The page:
It is not like English and Russian: if you replace Russian words with their Ukrainian counterparts and use them following the rules of Russian grammar, you already approach the Ukrainian text quite closely. I mean, the Ukrainian text looks approximately how you would expect a Russian text to look if you change some vocabulary and use some forms differently.

2 years ago

https://www.duolingo.com/flootzavut
flootzavutPlus
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Shady said pretty much everything I would've said.

I'll only add that it works as a non-native, too.

I understood some spoken/written Ukrainian purely from language similarities and previous exposure to other Slavic languages, primarily Russian, and when I did the course here, huge swathes of it it was more a case of a slightly different pronunciation/a different verb or noun/one form is more popular over another and hey presto, I understood how it worked because I'd learned it before.

I feel like Ukrainian is maybe very slightly easier than Russian, in that I remember a few things just seemed to work in a similar way to Russian but the Ukrainian way was simpler, but that's just a personal impression.

For actual native speakers, Ukrainian speakers learning Russian have a huge advantage over Russians learning Ukrainian purely because native Ukrainians tend to have been at minimum passively exposed to an awful lot of Russian already, whereas most Russians aren't exposed to a lot of Ukrainian.

Between those two language groups, there's often a perception that Russian is easier, but it seems largely to be based on the fact Ukrainian speakers are much more likely to have already had a lot of exposure to Russian than vice versa, so I don't think it's a very reliable indicator. Certainly, a decent level in either language is going to give a head start in the other.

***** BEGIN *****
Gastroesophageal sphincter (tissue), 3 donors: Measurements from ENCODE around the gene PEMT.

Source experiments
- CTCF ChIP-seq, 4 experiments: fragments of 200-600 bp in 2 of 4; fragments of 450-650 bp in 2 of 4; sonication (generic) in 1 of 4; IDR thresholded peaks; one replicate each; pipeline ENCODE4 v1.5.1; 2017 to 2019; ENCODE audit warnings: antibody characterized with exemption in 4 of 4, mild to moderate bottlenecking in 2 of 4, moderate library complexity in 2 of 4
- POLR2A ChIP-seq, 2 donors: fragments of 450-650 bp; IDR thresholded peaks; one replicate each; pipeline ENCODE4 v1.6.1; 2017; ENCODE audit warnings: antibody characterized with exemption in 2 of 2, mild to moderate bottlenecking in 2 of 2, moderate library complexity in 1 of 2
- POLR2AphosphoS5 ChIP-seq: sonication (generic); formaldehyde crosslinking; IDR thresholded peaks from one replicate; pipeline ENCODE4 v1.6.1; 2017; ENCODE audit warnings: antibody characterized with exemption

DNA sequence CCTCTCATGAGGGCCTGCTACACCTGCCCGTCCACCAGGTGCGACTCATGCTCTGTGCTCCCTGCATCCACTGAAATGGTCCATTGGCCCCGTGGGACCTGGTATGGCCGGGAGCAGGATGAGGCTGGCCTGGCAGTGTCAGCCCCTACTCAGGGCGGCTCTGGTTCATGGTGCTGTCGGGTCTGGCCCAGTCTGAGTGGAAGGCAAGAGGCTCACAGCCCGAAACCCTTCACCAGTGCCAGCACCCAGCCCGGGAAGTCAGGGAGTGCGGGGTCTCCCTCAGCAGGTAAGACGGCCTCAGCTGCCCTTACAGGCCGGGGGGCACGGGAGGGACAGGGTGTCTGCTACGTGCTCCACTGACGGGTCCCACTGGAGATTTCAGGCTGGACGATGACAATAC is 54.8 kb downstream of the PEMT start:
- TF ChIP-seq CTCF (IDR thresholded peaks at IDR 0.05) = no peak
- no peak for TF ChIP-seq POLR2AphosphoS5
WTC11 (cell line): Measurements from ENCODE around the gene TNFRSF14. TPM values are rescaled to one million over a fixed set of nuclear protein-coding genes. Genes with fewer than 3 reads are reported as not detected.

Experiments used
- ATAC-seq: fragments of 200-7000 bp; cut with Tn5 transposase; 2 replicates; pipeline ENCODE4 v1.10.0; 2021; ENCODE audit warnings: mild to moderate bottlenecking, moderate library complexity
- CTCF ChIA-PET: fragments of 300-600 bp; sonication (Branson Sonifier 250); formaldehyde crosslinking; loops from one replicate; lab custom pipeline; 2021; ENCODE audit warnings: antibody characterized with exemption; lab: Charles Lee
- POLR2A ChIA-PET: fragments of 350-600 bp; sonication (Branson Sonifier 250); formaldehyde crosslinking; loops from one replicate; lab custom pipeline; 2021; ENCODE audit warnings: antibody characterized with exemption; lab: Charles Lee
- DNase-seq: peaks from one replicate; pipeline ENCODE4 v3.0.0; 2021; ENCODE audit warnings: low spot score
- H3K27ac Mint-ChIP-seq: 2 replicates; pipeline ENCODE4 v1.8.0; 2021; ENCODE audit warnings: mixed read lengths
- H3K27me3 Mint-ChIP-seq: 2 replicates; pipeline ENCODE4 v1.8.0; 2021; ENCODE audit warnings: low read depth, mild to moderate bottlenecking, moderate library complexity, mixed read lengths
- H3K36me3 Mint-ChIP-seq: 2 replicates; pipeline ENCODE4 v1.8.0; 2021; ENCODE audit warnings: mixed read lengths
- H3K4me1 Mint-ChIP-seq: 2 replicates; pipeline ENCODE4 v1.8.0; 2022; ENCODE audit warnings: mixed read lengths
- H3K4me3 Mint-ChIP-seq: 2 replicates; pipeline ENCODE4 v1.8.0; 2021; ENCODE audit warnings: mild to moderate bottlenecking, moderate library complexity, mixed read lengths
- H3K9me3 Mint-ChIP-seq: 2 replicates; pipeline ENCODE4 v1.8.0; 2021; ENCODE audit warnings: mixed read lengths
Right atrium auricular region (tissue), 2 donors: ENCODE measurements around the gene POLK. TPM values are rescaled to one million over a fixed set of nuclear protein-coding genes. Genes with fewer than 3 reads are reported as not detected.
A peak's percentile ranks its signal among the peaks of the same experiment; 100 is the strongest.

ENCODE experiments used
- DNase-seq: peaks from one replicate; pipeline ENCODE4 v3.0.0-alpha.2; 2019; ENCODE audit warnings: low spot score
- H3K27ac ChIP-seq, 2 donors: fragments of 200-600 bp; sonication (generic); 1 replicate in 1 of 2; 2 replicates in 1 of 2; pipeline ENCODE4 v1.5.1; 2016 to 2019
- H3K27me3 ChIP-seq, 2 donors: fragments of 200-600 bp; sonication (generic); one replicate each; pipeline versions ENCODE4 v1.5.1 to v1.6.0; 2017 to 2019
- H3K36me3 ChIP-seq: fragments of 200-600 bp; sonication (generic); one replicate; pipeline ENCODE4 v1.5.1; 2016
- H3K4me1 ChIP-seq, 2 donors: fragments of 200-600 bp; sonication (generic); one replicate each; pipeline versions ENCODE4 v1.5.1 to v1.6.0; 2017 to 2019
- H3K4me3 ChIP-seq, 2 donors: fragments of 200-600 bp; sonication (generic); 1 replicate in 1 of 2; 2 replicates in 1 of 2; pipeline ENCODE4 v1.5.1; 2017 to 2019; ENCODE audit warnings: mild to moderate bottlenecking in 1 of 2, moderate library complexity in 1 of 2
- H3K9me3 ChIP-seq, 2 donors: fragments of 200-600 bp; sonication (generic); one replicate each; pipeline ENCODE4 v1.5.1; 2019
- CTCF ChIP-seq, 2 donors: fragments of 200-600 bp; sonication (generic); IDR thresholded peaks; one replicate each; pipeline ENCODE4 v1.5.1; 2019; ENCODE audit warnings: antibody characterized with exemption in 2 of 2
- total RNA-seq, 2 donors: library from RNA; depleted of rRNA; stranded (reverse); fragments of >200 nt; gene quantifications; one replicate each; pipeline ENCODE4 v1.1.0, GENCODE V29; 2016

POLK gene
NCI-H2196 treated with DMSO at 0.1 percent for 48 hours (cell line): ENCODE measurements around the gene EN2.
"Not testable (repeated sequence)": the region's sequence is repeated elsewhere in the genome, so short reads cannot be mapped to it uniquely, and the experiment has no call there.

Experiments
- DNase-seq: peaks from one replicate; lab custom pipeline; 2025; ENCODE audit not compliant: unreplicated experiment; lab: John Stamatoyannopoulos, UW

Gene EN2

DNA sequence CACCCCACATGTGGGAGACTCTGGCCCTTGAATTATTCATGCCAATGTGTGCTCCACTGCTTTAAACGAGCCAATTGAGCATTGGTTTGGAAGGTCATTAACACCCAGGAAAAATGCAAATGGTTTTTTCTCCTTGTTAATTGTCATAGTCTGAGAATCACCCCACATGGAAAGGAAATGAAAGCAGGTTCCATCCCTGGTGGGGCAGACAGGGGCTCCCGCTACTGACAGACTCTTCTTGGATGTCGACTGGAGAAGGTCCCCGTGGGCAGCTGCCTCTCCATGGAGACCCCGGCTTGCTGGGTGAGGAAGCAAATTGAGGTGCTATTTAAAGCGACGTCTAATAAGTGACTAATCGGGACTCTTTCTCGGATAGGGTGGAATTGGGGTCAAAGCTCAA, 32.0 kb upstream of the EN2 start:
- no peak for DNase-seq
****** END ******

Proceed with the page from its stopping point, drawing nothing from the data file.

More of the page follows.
2 years ago

https://www.duolingo.com/LICA98
LICA98
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looks more similar to me

2 years ago

https://www.duolingo.com/iwc2ufan
iwc2ufan
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Russian and Ukrainian are in the same language family, while French and English only share some vocabulary due to the Norman conquest bringing Norman French to Britain in 1066. This is why we have more Latin based vocabulary than the other Germanic languages. French grammar is totally different from English grammar on most counts. Russian and Ukrainian, on the other hand, share loads of grammar and vocabulary. Due to previously studying Polish, the basics of Russian and Ukrainian came a lot faster than they would have otherwise.

2 years ago